As an Intensive Care Unit (ICU) Nurse, Daniel Liga is proud to be in a profession that shows compassion, strength and teamwork. 

In light of everything that has happened within the past year, what does Asian American and Pacific Islander Heritage Month mean to you as a medical professional?

As a medical professional, Asian American and Pacific Islander Heritage Month brings me pride despite the difficulty in 2020 in regards to discrimination and the pandemic. The strength of the AAPI medical professions bring me great pride because the community kept fighting against the pandemic and facing the front lines with everyone around the country, even though there were those who thought it was our fault the pandemic happened.

In a report by Stop AAPI Hate, verbal harassment (68.1%) and shunning (20.5%) (i.e., the deliberate avoidance of Asian Americans) make up the two largest proportions of types of discrimination. How important is the theme of Solidarity in a time like this?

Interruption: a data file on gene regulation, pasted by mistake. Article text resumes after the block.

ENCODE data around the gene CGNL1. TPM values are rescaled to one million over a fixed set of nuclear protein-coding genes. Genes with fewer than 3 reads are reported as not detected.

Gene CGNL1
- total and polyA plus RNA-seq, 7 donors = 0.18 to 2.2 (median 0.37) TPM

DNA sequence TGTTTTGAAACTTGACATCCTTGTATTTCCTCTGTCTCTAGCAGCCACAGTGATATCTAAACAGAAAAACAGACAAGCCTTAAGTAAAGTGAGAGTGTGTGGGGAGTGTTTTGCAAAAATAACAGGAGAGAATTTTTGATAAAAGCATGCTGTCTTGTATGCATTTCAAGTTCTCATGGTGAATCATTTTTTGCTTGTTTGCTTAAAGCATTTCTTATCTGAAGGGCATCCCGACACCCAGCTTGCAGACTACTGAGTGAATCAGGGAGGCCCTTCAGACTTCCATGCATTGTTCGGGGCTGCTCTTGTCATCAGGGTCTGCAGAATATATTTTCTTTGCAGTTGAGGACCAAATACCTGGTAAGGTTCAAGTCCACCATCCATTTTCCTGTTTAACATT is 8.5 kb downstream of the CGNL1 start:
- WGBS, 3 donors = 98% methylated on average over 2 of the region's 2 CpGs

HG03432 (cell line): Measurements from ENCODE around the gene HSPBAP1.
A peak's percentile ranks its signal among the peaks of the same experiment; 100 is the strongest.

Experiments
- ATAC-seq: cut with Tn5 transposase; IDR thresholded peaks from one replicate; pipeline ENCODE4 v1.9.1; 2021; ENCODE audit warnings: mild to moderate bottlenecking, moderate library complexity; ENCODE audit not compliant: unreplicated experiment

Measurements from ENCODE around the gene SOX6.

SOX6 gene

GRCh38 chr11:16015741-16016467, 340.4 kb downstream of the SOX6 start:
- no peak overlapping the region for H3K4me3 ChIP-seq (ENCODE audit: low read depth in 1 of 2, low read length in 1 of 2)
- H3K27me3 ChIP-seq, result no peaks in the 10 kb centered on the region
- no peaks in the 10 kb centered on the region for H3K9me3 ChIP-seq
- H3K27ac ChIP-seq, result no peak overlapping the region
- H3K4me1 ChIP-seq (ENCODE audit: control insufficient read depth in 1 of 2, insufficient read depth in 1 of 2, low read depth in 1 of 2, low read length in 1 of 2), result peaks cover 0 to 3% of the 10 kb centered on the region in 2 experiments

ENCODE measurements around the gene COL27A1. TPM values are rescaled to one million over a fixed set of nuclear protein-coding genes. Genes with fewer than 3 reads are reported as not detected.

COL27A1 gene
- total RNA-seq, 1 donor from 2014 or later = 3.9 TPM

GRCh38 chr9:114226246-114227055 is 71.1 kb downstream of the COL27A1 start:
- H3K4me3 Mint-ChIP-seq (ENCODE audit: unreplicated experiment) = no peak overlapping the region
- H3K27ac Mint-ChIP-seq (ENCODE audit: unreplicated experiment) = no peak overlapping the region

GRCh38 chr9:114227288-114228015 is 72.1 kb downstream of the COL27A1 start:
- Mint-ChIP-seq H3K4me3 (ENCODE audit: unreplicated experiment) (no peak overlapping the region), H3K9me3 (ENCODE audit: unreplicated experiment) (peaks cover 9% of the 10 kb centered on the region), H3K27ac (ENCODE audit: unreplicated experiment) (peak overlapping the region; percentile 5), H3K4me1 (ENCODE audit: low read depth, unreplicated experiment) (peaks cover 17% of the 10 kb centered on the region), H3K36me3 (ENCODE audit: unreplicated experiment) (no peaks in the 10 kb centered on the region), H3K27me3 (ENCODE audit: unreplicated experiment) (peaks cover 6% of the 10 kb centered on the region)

Hearing about the increase in discrimination is truly heartbreaking. It is important to stand together for not only the AAPI community, but together as Americans. One voice can possibly get a message noticed, but a whole group of voices can make a message to be actually heard and understood.

Hate crimes against Asian American & Pacific Islanders increased by 145% in 2020. As an Asian American or Pacific Islander in the medical community, have you faced racism by a colleague, educator, or patient? How can this community do better?

With hate crimes increasing against the AAPI in 2020, the occurrence of racism in the medical community has not been a common theme in my area in New Jersey.  The diversity in the community may have been put into play unlike those horror stories that has been heard from the news. With that being said, I did feel the discomfort of alienation from the outside of the medical community/workplace in certain areas and it was only a state over. The look of disgust and very noticeable change of location/social distancing can put someone in uncomfortable state. Simple educating about the virus is not derived by Asians is the first step to resolving this issue.